April 6, 2011
Fox Chase Researchers Find That Fish Oil Boosts Responses To Breast Cancer Drug Tamoxifen
Breast cancer is the second most common cancer among women, with more than 200,000 women diagnosed each year. Being exposed to estrogen over a long period of time is one factor that can increase a woman's risk of developing the disease. One way a woman can combat this risk factor is by taking the breast cancer drug tamoxifen, which interferes with the activity of estrogen. Now, researchers at Fox Chase Cancer Center have found that omega-3 fatty acids"”abundant in fish"”could be a safe and beneficial booster for tamoxifen therapy.
Jose Russo, MD, director of the Breast Cancer Research Laboratory at Fox Chase, will present the new findings at the AACR 102nd Annual Meeting 2011 on Wednesday, April 6.
"If a tumor was being treated with tamoxifen, the addition of an omega-3 fatty acid diet seemed to make the tumor, at least at the molecular level, more benign and less aggressive and responsive to tamoxifen," says Russo.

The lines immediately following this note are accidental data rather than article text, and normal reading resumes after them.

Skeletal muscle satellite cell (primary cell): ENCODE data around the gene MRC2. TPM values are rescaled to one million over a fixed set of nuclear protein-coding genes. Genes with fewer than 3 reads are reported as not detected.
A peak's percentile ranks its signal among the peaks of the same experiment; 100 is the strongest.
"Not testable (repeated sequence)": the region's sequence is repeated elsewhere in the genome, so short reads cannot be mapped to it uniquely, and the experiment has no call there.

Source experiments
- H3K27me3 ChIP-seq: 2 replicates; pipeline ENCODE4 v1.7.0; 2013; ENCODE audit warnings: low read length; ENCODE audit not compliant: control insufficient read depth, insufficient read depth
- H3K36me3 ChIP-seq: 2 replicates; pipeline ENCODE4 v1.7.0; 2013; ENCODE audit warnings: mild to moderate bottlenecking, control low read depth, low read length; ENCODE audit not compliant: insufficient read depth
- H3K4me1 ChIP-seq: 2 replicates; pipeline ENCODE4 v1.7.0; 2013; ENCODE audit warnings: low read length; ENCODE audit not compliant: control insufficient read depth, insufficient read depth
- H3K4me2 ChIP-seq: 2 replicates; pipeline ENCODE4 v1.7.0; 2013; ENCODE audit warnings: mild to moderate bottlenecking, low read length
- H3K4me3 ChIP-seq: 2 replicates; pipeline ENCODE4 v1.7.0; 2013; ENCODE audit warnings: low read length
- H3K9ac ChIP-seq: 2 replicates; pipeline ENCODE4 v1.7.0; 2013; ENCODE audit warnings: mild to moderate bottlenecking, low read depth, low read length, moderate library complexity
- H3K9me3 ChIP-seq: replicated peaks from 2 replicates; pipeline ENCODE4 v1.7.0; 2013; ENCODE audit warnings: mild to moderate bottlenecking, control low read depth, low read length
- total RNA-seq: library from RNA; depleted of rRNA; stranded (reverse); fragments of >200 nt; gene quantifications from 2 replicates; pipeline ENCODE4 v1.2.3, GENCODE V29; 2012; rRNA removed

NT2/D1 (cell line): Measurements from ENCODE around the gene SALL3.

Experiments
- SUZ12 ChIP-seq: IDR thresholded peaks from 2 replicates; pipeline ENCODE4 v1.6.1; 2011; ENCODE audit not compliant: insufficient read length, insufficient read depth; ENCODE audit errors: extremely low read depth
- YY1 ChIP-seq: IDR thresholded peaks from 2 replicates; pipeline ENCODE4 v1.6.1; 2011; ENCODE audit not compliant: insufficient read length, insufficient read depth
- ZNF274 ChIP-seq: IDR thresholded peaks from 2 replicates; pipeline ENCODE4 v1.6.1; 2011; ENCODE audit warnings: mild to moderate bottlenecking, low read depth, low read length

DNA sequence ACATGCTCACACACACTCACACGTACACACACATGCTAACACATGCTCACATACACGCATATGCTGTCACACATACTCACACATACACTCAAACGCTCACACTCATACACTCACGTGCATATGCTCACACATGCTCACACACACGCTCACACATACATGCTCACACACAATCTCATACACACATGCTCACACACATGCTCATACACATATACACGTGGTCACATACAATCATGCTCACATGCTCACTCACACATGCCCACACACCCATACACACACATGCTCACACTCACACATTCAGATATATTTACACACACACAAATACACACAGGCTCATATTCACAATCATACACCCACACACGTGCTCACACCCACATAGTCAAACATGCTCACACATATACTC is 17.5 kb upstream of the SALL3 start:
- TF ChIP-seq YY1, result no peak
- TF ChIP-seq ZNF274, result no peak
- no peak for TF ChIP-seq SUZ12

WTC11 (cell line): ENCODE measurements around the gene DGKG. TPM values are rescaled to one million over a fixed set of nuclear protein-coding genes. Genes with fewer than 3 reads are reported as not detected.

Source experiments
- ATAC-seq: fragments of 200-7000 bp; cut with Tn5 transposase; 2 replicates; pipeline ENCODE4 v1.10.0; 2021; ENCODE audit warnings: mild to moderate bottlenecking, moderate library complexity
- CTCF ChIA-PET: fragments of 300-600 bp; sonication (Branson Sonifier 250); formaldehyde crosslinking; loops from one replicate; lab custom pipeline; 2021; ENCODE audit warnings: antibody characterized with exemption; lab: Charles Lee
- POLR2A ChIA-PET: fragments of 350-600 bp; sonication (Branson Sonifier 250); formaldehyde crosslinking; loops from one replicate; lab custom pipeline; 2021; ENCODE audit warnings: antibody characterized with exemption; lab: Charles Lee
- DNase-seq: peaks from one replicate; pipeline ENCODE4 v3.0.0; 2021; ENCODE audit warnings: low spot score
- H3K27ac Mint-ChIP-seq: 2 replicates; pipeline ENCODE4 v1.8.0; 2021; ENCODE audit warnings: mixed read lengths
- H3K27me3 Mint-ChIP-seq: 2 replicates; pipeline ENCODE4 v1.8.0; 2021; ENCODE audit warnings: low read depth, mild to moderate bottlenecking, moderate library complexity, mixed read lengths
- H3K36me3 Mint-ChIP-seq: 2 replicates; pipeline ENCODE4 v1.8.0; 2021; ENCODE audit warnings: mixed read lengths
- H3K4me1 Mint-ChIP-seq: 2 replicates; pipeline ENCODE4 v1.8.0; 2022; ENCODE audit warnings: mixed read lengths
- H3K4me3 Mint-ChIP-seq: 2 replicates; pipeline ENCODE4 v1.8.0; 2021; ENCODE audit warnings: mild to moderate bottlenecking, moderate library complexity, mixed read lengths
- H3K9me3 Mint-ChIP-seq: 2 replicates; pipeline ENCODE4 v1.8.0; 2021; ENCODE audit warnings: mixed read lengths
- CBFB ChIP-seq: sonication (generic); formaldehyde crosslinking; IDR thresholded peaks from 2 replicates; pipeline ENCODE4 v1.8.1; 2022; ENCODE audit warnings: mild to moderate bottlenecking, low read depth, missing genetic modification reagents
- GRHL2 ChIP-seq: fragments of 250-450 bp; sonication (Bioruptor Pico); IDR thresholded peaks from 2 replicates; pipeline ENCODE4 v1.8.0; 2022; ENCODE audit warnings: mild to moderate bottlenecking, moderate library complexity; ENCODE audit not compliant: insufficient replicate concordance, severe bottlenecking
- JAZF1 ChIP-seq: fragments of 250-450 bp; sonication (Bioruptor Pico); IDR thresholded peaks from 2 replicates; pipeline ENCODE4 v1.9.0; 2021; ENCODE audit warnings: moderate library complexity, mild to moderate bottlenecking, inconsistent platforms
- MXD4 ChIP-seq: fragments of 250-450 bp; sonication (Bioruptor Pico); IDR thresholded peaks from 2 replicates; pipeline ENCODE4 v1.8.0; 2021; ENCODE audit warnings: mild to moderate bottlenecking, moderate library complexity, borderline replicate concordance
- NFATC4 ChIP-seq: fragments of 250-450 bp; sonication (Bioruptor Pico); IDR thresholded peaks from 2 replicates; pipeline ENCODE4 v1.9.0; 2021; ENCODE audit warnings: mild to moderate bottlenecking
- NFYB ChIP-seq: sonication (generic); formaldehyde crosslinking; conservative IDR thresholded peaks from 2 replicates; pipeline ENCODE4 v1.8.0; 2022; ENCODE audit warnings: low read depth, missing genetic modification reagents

The fish oil diet also boosted the expression of genes related to immune defenses against tumors, more so than did the corn oil diet. But omega-3 fatty acids simultaneously increased the expression of genes that trigger counterproductive immune responses, such as inflammation and allergic reactions, which curtail the ability of cells to fight cancer and can even promote the migration of tumor cells.
More studies are needed to fully understand the effects of fish oil on the immune system, Russo says. Meanwhile, his team is examining whether omega-3 fatty acids can prevent breast cancer in animals and testing the influence of diet on breast cancer risk in women.
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